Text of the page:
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The Aggregate Implications of Market Power

Project description

Measuring the reality of market power

A corporate giant’s ability to control the market price of goods or services refers to its market power. In theory, it’s how this company maintains prices above marginal costs by either increasing or constraining supply or demand. In practice, it can limit output, stifle innovation and create inefficiencies in the allocation of production. Market power can have both microeconomic and macroeconomic implications. The EU-funded M-POWER project will investigate the extent and effect of market power across sectors, regions and countries. To quantify the effects, the project will use new techniques to document mark-ups across firms in the entire economy and analyse the implications for both producers and consumers.


It has been long understood by economists that market power can negatively affect welfare by limiting output, stifling innovation, and introducing inefficiencies in the overall allocation of production. On the one hand, there is ample evidence from case-studies, that the presence of market power, in the form of explicit or implicit cartels and other practices of anti-competitive behavior, can lead to substantial damages to producers and consumers in a given market. On the other hand, very little is known about the broad cross- sectional and time-series patterns of market power across sectors, regions and countries. In addition, and perhaps more importantly, if market power is at all present, does it affect so-called aggregate outcomes in the product and factor markets? For example should the analysis of productivity growth and investment take into account the presence of market power, and does market power play a role in labor market outcomes, such as e.g. in the recently reported decline in the labor share across a variety of countries? This project aims to fill the gap in the literature by applying recently developed techniques to, first of all, systematically document markups, across firms in the entire economy, and secondly, to analyze the implications for producers and consumers in the economy at large, including both product and input markets. While the macroeconomic literature on misallocation has considered a variety of distortions that affect the allocation of inputs across plants, the project introduces an empirical framework to quantify the welfare loss from market power. Special attention is given to the impact on productive inefficiency. The overall aim is to better understand, and quantify, how market power affects the allocation of resources in the context of heterogeneous producers, and empirically quantify the trade-off of price and cost effects.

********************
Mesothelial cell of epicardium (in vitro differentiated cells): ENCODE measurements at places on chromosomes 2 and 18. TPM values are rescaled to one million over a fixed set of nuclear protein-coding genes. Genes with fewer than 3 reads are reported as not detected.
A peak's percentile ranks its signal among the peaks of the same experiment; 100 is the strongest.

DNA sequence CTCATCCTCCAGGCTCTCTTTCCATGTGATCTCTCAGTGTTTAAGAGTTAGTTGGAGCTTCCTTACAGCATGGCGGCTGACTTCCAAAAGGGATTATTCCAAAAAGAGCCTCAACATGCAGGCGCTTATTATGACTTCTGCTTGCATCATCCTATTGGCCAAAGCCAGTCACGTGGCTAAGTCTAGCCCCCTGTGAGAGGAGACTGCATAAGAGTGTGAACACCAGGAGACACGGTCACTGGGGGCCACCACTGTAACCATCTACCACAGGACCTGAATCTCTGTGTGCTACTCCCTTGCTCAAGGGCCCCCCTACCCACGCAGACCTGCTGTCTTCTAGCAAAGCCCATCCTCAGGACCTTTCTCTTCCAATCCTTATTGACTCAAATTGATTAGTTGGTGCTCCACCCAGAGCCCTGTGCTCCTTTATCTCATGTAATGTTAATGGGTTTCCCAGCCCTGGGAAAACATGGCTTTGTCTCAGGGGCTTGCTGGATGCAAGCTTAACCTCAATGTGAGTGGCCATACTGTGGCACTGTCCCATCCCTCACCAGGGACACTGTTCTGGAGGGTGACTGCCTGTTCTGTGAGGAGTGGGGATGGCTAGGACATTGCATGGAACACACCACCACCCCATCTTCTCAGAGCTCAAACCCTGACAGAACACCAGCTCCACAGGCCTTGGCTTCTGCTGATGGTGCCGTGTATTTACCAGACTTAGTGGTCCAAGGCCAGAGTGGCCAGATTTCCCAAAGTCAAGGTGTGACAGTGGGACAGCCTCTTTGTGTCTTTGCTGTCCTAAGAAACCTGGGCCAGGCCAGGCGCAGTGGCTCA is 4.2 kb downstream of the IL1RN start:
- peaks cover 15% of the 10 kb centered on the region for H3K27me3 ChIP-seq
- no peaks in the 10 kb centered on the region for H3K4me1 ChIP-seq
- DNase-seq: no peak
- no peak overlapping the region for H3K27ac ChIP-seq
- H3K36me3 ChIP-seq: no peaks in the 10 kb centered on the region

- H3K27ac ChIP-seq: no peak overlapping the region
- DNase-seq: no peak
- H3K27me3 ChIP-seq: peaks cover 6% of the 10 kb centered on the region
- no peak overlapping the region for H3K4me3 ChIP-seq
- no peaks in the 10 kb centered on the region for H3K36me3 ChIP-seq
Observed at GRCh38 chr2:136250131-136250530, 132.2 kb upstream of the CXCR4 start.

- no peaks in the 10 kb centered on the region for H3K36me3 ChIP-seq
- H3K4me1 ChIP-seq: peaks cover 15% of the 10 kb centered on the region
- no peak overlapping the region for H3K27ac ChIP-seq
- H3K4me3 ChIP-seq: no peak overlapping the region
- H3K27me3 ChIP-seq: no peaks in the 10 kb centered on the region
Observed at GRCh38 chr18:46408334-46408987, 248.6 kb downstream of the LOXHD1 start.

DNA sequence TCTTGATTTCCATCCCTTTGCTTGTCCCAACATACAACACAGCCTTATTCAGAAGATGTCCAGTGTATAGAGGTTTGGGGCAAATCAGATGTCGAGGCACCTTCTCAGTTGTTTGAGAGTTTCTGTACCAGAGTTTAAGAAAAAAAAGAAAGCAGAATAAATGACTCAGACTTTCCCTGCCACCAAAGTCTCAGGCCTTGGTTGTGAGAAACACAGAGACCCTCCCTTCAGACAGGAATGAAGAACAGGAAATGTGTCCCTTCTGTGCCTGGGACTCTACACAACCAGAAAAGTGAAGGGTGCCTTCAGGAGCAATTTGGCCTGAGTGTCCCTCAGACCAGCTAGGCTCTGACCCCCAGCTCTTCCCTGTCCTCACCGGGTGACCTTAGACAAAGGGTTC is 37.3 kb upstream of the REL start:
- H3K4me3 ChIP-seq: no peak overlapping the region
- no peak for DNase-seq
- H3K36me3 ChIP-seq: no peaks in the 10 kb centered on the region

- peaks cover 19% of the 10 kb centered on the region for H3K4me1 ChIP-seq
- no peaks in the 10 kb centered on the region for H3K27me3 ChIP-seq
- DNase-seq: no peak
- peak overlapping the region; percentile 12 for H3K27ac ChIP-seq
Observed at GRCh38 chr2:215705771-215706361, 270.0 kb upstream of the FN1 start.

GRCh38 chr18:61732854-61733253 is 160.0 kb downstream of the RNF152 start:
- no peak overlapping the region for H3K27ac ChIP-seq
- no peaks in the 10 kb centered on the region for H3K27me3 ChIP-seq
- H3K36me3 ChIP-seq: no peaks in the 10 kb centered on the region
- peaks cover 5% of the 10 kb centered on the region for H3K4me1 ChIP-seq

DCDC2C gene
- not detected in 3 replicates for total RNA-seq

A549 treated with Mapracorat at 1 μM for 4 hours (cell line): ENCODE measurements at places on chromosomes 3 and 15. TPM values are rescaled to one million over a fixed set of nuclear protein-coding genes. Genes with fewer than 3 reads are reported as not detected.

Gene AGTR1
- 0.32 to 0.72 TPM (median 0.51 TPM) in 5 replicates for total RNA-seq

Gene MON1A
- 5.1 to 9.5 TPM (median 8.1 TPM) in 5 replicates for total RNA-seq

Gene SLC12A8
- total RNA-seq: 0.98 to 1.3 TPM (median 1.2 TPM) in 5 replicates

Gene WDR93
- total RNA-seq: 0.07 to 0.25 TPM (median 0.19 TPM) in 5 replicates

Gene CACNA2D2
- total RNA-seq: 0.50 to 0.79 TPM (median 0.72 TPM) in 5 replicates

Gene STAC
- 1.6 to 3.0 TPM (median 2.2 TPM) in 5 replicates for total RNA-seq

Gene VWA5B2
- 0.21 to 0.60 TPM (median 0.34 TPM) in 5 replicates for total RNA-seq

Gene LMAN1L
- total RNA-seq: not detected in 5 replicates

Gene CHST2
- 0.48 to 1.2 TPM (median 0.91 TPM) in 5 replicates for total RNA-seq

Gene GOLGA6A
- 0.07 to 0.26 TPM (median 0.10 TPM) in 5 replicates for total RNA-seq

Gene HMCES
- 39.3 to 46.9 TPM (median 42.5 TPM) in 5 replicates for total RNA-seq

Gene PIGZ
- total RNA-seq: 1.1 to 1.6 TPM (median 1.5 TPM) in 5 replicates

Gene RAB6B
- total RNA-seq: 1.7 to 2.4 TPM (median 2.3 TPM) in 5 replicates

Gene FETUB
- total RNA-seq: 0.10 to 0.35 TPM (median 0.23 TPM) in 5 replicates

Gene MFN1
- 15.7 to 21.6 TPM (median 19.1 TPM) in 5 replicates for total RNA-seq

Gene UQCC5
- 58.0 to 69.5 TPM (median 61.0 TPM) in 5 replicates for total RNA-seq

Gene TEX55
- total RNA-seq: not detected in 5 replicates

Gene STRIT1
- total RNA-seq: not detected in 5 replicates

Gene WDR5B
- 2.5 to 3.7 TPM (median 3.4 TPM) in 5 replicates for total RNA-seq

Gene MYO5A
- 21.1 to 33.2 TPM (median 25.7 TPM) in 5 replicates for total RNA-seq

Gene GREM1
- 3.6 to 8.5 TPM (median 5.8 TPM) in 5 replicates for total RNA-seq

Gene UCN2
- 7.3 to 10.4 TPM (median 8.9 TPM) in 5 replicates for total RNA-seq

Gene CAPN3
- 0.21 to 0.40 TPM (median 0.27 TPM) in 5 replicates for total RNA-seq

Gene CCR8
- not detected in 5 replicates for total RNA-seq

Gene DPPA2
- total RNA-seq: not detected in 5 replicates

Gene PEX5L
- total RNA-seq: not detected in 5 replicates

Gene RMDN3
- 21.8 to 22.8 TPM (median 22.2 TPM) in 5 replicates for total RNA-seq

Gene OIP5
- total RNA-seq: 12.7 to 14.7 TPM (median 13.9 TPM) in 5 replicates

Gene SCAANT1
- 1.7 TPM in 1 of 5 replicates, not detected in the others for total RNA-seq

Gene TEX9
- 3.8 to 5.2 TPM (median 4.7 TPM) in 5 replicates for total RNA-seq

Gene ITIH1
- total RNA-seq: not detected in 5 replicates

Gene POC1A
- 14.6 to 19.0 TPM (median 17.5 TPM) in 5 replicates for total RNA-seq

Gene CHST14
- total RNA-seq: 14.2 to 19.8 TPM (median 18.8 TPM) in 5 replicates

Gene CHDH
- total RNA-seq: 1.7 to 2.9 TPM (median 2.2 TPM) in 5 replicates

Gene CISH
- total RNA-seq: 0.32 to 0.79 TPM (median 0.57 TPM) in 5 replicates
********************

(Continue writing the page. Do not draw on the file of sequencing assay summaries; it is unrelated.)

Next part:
Net EU contribution
€ 1 575 000,00
Oude markt 13
3000 Leuven

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Vlaams Gewest Prov. Vlaams-Brabant Arr. Leuven
Activity type
Higher or Secondary Education Establishments
Other funding
€ 0,00

Beneficiaries (1)